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Eco Time Button Is For 'reduced Loads', But By How Much?

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I've had an Indesit IWC61455 for 2 years and there's a button I haven't tried yet, because I'm not quite clear about it.

The instruction booklet says this 'Eco Time' function button will adjust a program/cycle to do a quicker wash (for lightly soiled cottons/synthetics). (So far, so good).

It also says it's for a "reduced load". But by how much? (Trial-and-error doesn't appeal, especially with the long-distance travel needed from here to replace any clothes!).

Not all the programs that the Eco Time function may be used with share the same maximum load.

I can't find the answer anywhere in the booklet (though I have to say it's still a great improvement on the instruction booklet that came with my last machine, also an Indesit. That one was very dumbed-down and uninformative!).

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Book washing machine & appliance repairs

Ransom Spares

Note: The links above are needed to help keep this site running, please consider using them.

Yes it is a little bit vague to just say reduced load. The only thing you can assume is that they mean any load that is not a full load. When washing just a few items or half a load. It probably just uses less water. More sophisticated washing machines will do this automatically by sensing things like the absorption level of the laundry or even sensing the load on the motor. I think it's safe to say that this particular button is just useful if you aren't washing a full load and want to try and save a little bit of time. The only, "harm" you can do using this button is if you select it inappropriately which may result in the laundry not been washed as well.


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Thank you for your helpful reply.

These things usually do seem to need a bit of trial-and-error (even the liquid detergent I use shows dosage for hard or soft water, but nothing about load size/capacity). But my last washing machine's booklet was a particularly good example of why all instructions should be written by a non-expert who's new to the subject.

My current machine's not one of the most sophisticated ones, which suits me fine! It's controlled by dials & buttons that provide all the versatility I need, which is quite a lot (and it has an 'extra rinse' setting to offset the modern false economy with water), and it's always cheerfully worked away with no complaint. The last machine had a digital display panel, cryptic fault codes and the temperament of a prima donna. I was glad when it failed definitively and justified a replacement; it had been taking all day to coax it to complete a wash.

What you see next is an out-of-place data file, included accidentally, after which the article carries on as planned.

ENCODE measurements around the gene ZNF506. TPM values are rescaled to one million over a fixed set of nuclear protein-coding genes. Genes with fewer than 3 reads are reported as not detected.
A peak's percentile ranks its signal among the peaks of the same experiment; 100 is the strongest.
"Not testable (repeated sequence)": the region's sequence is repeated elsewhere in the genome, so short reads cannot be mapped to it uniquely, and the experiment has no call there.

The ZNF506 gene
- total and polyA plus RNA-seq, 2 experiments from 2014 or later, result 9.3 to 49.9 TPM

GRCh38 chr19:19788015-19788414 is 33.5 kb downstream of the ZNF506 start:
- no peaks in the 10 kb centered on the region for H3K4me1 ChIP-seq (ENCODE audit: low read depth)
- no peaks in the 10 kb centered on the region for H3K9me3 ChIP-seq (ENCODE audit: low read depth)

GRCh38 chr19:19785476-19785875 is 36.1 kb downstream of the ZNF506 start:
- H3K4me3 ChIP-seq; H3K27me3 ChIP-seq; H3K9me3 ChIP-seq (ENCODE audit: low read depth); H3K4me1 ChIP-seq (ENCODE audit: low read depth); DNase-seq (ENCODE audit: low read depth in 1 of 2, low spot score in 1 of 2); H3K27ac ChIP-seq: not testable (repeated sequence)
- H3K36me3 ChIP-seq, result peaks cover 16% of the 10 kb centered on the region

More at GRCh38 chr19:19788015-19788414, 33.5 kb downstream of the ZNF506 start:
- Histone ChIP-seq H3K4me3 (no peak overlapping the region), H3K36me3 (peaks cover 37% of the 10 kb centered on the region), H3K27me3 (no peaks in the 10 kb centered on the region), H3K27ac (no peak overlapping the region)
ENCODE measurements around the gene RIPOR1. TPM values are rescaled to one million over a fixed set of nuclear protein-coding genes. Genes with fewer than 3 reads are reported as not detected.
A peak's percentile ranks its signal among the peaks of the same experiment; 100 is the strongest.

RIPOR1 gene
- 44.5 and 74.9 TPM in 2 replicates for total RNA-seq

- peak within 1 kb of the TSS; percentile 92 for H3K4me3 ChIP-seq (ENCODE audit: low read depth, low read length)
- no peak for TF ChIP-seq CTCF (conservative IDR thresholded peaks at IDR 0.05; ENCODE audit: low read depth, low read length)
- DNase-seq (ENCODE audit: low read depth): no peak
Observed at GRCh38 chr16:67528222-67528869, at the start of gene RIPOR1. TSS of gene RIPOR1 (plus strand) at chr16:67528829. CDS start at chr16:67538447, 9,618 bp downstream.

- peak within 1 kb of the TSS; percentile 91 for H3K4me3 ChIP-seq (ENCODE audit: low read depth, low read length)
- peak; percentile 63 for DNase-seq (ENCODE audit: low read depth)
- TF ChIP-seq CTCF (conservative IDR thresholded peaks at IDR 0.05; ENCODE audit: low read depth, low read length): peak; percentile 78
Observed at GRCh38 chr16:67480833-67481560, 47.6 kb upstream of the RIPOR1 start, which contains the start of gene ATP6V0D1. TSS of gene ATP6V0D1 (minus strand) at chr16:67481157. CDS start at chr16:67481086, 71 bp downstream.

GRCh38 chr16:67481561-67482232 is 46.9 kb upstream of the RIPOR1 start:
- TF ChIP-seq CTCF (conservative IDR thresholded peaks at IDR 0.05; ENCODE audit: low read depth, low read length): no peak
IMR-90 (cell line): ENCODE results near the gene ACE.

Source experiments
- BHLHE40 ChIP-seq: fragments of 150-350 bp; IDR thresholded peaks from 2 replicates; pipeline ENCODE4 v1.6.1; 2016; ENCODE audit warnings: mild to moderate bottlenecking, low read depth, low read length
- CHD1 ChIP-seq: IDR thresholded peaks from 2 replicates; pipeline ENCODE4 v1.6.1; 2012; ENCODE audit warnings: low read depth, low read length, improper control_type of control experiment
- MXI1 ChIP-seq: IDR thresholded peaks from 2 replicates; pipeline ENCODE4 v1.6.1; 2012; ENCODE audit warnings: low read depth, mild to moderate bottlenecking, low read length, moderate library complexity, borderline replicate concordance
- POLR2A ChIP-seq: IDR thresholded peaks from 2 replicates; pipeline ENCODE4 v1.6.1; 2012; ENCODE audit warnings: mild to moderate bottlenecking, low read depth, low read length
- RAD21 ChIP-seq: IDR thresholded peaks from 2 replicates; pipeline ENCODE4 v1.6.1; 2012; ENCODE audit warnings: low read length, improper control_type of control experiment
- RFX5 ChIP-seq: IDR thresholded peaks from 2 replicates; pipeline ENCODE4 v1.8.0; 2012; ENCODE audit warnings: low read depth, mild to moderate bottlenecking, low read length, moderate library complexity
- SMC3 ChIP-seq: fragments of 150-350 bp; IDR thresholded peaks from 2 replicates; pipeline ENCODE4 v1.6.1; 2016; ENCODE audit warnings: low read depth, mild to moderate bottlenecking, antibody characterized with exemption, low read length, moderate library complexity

My reason for buying Indesit is measurements.

When we moved from the UK to Ireland in 1992, we couldn't afford to move any appliances (or get a water supply). Then, in about '98, my husband found a discarded washing machine under a pile of offcuts at work & brought it home, and all it needed was a new door seal (and we had the water by then). This machine, an Indesit, looked decidedly 1970s in style, but when asked they posted me a photocopy of the instructions for using its few buttons. It served happily for years after that, during which it was accommodated in our building of a utility area.

It wasn't till the machine finally expired that we found out that it was shallower than most machines, and there was no way to fit in a standard size. The appliance shop man insisted all washing machines were the same depth, so I found the model I wanted on the web, went back to the shop & ordered it. (Installing was touch-and-go, as it had a bulging front that they hadn't included in the size spec, but we squeezed it in with 2mm to spare).

Choosing a washing machine seems to have been getting more and more complex. The last 2 machines we had in the UK were simply the latest model of the Hotpoint top-loader (recommended as best machine more or less unanimously for years). Researching for our latest machine started in the shop, by picking up the Indesit catalogue. Having eliminated any models with the wrong depth, I narrowed the choice down to 1600 spin (the fastest), and then capacity (fairly large, but hopefully not uncomfortably large for the machine - I had already discovered your website!). But ithe shop's computer couldn't find my chosen model. They'd been replaced by new ones (before the shop received the new catalogue), so I had to start again.

Maybe this reduced maximum spin is supposed to save energy? Or maybe there's a mechanical downside to speed?

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There is definitely a downside to spin speed. It doesn't use any more energy really, at least not anything significant, but it does add to wear and tear on the rest of the machine and costs a lot more. I have an article on washing machine spin speeds.


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